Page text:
• create a few paid Google/Facebook/Instagram ads
  • go door-to-door the old school way if you’re starting a local marketplace

This article by Shopify describes the process of finding manufacturers and wholesale suppliers. You’ll find it most helpful for a B2B marketplace platform, but the process will be similar if you’re building a B2C marketplace.

Now you will need to convince your vendors to join your platform, especially when you’re just starting out. What’s in it for them to join a marketplace that has barely any users? Here, you will need a landing page or a slide deck showcasing your value proposition and why it makes sense for a vendor to join you. Consider offering an incentive or two to your early adopters, such as lower (or waived) selling fees or a free onboarding service.

To reduce friction for new vendors, make sure your sign up flow is as simple and straight-forward as possible. Simplify your vendor registration forms – don’t ask for too many details right off the bat if you can do it later after the vendor signs up. Describe the process of signing up and be available to new vendors for support.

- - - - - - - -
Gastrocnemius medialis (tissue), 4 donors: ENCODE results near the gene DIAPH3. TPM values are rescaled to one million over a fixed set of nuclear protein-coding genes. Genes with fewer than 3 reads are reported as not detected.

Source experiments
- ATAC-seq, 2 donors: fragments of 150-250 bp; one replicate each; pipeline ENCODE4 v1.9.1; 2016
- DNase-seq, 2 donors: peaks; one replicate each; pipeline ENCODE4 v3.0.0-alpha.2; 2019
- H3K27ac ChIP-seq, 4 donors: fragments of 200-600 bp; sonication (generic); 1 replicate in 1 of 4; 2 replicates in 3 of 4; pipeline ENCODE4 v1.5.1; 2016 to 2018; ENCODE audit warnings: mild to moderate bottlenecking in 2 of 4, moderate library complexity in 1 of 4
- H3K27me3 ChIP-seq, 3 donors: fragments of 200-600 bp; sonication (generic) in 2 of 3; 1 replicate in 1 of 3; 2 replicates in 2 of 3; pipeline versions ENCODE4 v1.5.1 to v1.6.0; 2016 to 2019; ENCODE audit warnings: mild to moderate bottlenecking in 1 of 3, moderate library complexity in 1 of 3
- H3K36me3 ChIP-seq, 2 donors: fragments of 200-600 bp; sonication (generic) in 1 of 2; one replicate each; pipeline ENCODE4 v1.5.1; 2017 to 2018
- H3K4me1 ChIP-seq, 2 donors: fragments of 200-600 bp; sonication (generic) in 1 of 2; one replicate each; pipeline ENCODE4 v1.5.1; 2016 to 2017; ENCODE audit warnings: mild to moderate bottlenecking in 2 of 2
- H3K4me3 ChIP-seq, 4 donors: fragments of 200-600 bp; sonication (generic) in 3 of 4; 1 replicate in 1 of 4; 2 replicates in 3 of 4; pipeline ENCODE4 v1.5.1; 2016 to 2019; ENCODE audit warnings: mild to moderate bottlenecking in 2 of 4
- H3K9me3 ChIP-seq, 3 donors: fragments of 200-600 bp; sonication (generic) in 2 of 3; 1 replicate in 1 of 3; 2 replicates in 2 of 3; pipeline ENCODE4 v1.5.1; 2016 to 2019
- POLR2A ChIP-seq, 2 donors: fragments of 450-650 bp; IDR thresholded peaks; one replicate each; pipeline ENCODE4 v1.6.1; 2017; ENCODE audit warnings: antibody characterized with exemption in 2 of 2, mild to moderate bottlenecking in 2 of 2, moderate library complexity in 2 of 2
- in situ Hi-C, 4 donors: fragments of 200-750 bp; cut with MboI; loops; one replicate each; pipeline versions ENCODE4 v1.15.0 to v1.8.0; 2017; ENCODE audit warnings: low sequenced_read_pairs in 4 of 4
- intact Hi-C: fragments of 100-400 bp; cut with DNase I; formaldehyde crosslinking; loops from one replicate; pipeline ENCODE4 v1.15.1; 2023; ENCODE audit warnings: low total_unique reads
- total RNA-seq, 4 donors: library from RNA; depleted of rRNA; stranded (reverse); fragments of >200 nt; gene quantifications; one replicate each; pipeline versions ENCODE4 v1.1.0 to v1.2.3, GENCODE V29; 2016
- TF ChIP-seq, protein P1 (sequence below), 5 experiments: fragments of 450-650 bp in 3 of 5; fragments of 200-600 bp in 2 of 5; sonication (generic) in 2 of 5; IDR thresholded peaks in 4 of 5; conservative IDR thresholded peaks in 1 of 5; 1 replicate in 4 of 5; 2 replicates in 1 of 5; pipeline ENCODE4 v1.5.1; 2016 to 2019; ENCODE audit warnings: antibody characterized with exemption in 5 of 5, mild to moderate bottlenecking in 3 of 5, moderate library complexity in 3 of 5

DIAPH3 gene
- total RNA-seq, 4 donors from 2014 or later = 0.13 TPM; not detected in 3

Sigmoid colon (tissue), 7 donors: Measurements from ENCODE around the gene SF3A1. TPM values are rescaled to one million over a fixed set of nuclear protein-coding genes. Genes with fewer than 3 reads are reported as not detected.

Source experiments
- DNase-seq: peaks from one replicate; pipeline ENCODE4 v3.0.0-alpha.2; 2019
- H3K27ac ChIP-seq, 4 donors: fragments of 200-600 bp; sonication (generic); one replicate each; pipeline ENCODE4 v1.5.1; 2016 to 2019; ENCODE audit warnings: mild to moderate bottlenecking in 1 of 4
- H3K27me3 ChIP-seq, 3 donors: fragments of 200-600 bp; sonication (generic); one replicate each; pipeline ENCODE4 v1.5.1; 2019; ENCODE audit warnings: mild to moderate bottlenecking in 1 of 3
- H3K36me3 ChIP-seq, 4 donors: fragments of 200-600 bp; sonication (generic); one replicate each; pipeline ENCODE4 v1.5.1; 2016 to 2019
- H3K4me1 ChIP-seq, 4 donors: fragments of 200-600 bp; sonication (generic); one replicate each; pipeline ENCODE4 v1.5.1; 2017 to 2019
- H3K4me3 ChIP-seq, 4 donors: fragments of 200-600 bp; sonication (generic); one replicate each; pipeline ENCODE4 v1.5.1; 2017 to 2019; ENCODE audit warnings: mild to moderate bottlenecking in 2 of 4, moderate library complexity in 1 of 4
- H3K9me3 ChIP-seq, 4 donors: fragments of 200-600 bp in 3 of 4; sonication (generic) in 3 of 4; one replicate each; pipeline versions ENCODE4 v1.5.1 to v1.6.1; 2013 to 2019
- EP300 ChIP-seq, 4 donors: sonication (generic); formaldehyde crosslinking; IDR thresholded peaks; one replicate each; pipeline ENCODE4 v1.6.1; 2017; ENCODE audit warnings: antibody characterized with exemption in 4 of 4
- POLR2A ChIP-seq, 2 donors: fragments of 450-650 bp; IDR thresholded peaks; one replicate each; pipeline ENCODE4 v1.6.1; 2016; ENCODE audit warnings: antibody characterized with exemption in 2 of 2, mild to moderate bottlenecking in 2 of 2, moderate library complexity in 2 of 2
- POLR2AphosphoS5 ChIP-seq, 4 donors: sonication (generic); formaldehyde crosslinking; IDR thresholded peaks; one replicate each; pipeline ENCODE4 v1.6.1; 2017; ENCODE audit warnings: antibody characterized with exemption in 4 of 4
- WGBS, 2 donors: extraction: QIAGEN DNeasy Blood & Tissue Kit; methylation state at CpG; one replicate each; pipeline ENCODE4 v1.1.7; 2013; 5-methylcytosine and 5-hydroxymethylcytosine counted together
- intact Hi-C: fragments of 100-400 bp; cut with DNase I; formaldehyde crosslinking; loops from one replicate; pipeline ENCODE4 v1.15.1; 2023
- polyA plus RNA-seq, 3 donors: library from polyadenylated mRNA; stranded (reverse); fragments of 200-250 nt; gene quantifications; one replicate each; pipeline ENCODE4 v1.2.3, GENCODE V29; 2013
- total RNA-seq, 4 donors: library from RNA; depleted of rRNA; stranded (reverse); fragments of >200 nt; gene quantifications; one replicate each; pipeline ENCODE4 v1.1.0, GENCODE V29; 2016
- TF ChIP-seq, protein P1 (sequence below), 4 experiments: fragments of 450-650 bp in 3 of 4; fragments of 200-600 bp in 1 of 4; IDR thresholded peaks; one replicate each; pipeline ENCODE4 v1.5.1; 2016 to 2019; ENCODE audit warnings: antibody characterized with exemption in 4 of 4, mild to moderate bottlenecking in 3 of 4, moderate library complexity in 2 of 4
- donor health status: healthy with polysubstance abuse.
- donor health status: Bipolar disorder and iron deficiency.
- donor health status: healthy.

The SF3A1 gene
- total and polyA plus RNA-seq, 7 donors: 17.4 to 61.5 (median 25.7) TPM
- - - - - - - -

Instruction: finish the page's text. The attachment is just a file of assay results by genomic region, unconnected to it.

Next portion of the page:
Here’s how Etsy makes the onboarding process for new vendors a breeze:

Marketplace operations in a nutshell - Etsy onboarding features

First, they really go out of their way to answer all possible questions a new vendor may have on its “Sell on Etsy” landing page. This includes a few sections covering the selling features Etsy offers, a clear overview of the fee structure, a FAQ section and even a few highlights of existing sellers.